What sort of person would sing a song of love that has no melody and is addressed to no one in particular? You meet such a man in T. S. Eliot's The Love Song of J. Alfred Prufrock. The famous verse is an interior monologue in which a character is talking to himself. Readers or listeners eavesdrop on J. Alfred's stream of consciousness, which flows forward, backward, and sideways as musings trigger other associations not logically but psychologically.
The title is ironic since the title character is isolated, timid, and anti-heroic. A natural tendency is to assume that Prufrock is T. S. Eliot, even though Eliot was 27 years old when the poem was first published and his narrator appears at least middle-aged. The "you and I" of the first line is sometimes interpreted as two different parts of Prufrock's personality: one that urges him to take action and participate in events; the other a feckless dilettante who fears involvement and rejection. Or perhaps the "you" is we, the generalized reader.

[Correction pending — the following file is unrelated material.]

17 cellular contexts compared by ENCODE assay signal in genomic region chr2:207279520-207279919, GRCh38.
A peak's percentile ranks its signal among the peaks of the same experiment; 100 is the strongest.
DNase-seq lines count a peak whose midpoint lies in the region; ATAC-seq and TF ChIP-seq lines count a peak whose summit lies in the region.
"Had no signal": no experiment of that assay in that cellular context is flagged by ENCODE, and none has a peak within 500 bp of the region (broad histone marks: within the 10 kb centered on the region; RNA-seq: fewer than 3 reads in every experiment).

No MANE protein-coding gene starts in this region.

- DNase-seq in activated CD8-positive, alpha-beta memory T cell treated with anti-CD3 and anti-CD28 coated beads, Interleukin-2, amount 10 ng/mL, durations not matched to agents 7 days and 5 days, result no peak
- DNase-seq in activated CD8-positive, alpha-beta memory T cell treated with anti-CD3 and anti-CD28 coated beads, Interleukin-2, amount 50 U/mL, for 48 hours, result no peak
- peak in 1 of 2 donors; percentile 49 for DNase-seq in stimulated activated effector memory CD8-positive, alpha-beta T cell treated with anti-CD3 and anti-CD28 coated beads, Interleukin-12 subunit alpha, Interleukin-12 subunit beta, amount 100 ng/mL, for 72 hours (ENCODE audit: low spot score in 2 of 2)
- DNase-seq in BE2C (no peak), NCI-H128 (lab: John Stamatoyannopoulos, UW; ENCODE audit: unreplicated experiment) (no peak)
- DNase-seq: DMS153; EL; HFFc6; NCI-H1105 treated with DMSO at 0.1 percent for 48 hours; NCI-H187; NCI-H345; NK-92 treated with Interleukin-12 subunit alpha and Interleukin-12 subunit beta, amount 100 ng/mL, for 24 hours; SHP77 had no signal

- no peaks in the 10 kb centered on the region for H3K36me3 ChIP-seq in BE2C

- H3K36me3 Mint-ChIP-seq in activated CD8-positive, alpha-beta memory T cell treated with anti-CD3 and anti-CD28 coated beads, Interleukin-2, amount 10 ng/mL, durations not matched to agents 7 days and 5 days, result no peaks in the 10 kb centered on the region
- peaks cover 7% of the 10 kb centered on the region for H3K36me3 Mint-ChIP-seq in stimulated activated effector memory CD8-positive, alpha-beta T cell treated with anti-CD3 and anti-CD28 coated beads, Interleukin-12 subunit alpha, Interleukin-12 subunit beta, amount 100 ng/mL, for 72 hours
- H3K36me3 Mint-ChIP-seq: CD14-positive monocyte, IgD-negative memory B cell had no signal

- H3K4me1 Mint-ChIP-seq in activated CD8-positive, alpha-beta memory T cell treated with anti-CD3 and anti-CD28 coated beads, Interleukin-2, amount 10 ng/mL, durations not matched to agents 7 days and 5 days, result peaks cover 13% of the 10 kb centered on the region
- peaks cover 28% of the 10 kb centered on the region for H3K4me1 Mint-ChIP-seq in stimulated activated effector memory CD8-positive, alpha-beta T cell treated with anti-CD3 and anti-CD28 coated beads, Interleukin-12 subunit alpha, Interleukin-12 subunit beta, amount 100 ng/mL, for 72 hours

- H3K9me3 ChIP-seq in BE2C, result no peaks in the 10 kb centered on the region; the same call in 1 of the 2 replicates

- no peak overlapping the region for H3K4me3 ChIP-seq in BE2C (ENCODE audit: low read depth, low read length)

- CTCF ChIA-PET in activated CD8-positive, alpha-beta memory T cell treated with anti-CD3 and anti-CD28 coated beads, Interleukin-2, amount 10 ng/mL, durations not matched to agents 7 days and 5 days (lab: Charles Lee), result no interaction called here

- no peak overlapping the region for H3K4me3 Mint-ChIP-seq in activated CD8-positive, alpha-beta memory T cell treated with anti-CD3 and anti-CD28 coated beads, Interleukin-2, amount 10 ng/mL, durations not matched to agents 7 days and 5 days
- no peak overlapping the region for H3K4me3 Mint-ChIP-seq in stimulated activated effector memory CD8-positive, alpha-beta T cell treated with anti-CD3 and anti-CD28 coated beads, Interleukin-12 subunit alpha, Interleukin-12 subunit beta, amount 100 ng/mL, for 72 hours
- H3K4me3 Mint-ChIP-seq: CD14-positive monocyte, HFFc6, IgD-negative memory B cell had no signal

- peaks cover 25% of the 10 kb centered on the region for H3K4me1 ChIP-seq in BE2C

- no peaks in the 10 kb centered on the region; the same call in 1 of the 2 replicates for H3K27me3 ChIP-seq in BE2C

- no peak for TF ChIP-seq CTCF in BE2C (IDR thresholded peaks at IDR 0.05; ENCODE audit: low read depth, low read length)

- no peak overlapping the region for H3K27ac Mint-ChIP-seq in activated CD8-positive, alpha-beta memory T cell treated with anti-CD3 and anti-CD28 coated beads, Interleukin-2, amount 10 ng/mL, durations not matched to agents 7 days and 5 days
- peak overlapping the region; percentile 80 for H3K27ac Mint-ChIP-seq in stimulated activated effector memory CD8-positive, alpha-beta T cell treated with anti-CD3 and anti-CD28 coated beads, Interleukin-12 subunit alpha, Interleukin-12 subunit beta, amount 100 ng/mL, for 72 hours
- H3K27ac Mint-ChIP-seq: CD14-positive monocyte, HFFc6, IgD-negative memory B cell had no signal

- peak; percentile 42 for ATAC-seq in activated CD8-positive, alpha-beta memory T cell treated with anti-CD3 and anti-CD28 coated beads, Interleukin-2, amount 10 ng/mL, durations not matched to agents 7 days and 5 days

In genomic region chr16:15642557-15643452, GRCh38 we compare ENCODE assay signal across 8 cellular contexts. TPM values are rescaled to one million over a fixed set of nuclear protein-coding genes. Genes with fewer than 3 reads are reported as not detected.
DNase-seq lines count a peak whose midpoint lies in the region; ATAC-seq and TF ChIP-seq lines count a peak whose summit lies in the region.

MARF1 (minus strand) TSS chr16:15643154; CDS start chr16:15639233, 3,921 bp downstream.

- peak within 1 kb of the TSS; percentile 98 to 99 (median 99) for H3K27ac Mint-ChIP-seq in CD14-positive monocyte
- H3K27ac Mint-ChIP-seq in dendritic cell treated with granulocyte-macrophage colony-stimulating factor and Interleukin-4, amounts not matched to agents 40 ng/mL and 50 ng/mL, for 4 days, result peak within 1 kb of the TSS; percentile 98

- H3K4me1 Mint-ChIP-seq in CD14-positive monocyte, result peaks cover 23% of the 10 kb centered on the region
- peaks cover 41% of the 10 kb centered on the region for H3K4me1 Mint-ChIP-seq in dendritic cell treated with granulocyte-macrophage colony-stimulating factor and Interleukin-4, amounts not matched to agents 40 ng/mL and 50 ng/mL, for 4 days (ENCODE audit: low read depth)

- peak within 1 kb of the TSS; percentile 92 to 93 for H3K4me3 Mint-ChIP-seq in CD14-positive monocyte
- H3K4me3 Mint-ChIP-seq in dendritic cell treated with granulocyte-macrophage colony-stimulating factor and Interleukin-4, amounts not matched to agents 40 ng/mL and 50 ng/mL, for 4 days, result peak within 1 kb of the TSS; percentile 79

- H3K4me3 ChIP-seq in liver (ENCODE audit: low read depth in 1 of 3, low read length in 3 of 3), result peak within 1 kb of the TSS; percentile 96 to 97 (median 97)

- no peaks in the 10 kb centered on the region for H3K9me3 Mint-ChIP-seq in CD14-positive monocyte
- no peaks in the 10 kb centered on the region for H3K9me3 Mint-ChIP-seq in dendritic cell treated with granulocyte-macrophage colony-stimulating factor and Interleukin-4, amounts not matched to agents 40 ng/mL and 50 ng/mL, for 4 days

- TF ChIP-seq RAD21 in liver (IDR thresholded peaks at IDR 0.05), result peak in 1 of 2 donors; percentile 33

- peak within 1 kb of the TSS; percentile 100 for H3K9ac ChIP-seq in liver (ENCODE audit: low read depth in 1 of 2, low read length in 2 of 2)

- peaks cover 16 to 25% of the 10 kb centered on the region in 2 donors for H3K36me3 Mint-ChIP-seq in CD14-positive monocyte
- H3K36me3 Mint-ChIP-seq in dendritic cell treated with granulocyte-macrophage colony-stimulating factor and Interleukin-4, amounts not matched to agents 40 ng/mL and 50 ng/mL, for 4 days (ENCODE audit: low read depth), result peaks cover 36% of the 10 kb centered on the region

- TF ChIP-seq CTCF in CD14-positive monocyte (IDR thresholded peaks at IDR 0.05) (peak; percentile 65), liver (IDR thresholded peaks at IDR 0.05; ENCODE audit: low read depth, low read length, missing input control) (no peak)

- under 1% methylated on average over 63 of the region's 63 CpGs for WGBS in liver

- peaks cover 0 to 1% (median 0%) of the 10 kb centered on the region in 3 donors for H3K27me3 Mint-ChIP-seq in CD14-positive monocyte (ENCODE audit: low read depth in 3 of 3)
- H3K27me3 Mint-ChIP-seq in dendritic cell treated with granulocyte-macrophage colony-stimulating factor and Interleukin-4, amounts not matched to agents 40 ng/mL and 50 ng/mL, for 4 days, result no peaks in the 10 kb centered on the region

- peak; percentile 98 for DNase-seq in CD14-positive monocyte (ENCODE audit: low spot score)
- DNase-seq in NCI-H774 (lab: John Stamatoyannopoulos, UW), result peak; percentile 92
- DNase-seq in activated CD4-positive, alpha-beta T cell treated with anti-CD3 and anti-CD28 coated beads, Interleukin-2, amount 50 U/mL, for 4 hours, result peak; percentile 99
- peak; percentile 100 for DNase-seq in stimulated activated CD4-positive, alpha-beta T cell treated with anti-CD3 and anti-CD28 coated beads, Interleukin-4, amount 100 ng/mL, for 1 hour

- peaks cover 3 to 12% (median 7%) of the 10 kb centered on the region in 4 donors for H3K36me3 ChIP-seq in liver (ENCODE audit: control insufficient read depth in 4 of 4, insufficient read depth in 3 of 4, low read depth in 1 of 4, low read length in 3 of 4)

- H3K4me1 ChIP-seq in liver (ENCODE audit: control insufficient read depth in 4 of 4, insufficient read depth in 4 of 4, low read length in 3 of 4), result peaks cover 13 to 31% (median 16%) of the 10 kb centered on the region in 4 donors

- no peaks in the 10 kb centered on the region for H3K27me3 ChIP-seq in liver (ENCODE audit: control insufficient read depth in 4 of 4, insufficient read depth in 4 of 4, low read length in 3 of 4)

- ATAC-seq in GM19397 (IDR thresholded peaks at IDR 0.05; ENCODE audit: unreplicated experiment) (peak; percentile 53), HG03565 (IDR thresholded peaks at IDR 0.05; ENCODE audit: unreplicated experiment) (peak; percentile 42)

Images of involvement and action oppose images of paralysis and fear and such is the conflict that defines the thinker whose musings we share. An educated and highly intelligent man, he begins with a quotation from Dante's Inferno. Dante, while journeying through hell, encounters Guido da Montefeltro, who is wrapped in flame and suffering eternal torment for sins he committed on earth. He confesses his sins on the assumption that Dante, a fellow prisoner of hell, cannot return to earth with the damning information he is being given and besmirch Guido's reputation.
Prufrock's "song" is a similar confession of a soul in torment, though Prufrock's sins are errors of omission and inaction rather than of commission. If hesitation, inadequacy, and a lack of self-assertiveness are mortal sins, Prufrock deserves a spot in Ante Hell among
those who fail to do either good evil; or maybe Eliot considers him a purveyor of false counsel (In Prufrock's case, self-counsel) and...